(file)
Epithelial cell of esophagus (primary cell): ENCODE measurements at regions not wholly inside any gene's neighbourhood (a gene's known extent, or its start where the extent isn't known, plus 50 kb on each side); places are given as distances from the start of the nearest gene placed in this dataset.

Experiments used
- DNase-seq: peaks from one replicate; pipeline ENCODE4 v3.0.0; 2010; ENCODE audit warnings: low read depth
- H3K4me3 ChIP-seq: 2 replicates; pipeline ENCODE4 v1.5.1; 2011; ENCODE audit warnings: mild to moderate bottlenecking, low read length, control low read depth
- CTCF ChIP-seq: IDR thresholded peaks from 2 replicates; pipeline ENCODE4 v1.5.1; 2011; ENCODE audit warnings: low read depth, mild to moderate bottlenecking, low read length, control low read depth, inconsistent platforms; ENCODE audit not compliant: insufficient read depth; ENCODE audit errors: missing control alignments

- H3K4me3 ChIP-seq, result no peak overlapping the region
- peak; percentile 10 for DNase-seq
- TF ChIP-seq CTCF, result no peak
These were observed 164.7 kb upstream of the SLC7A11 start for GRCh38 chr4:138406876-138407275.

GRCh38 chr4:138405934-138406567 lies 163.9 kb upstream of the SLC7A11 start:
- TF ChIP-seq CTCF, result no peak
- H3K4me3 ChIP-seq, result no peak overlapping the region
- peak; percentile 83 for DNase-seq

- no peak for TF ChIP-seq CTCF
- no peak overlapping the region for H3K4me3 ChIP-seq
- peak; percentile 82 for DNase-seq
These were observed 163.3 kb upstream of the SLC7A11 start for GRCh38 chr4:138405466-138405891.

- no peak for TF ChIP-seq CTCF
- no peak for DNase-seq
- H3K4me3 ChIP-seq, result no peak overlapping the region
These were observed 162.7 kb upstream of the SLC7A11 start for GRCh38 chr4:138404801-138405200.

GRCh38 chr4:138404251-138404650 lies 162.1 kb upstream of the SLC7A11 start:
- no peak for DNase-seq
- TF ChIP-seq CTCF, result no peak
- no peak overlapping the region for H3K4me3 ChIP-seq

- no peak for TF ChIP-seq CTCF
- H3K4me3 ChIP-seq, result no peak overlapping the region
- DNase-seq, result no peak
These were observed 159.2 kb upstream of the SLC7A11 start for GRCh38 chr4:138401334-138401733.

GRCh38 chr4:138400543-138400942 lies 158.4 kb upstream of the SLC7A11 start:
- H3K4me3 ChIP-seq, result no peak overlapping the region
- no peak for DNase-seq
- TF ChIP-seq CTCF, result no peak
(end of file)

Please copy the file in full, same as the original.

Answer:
Epithelial cell of esophagus (primary cell): ENCODE measurements at regions not wholly inside any gene's neighbourhood (a gene's known extent, or its start where the extent isn't known, plus 50 kb on each side); places are given as distances from the start of the nearest gene placed in this dataset.

Experiments used
- DNase-seq: peaks from one replicate; pipeline ENCODE4 v3.0.0; 2010; ENCODE audit warnings: low read depth
- H3K4me3 ChIP-seq: 2 replicates; pipeline ENCODE4 v1.5.1; 2011; ENCODE audit warnings: mild to moderate bottlenecking, low read length, control low read depth
- CTCF ChIP-seq: IDR thresholded peaks from 2 replicates; pipeline ENCODE4 v1.5.1; 2011; ENCODE audit warnings: low read depth, mild to moderate bottlenecking, low read length, control low read depth, inconsistent platforms; ENCODE audit not compliant: insufficient read depth; ENCODE audit errors: missing control alignments

- H3K4me3 ChIP-seq, result no peak overlapping the region
- peak; percentile 10 for DNase-seq
- TF ChIP-seq CTCF, result no peak
These were observed 164.7 kb upstream of the SLC7A11 start for GRCh38 chr4:138406876-138407275.

GRCh38 chr4:138405934-138406567 lies 163.9 kb upstream of the SLC7A11 start:
- TF ChIP-seq CTCF, result no peak
- H3K4me3 ChIP-seq, result no peak overlapping the region
- peak; percentile 83 for DNase-seq

- no peak for TF ChIP-seq CTCF
- no peak overlapping the region for H3K4me3 ChIP-seq
- peak; percentile 82 for DNase-seq
These were observed 163.3 kb upstream of the SLC7A11 start for GRCh38 chr4:138405466-138405891.

- no peak for TF ChIP-seq CTCF
- no peak for DNase-seq
- H3K4me3 ChIP-seq, result no peak overlapping the region
These were observed 162.7 kb upstream of the SLC7A11 start for GRCh38 chr4:138404801-138405200.

GRCh38 chr4:138404251-138404650 lies 162.1 kb upstream of the SLC7A11 start:
- no peak for DNase-seq
- TF ChIP-seq CTCF, result no peak
- no peak overlapping the region for H3K4me3 ChIP-seq

- no peak for TF ChIP-seq CTCF
- H3K4me3 ChIP-seq, result no peak overlapping the region
- DNase-seq, result no peak
These were observed 159.2 kb upstream of the SLC7A11 start for GRCh38 chr4:138401334-138401733.

GRCh38 chr4:138400543-138400942 lies 158.4 kb upstream of the SLC7A11 start:
- H3K4me3 ChIP-seq, result no peak overlapping the region
- no peak for DNase-seq
- TF ChIP-seq CTCF, result no peak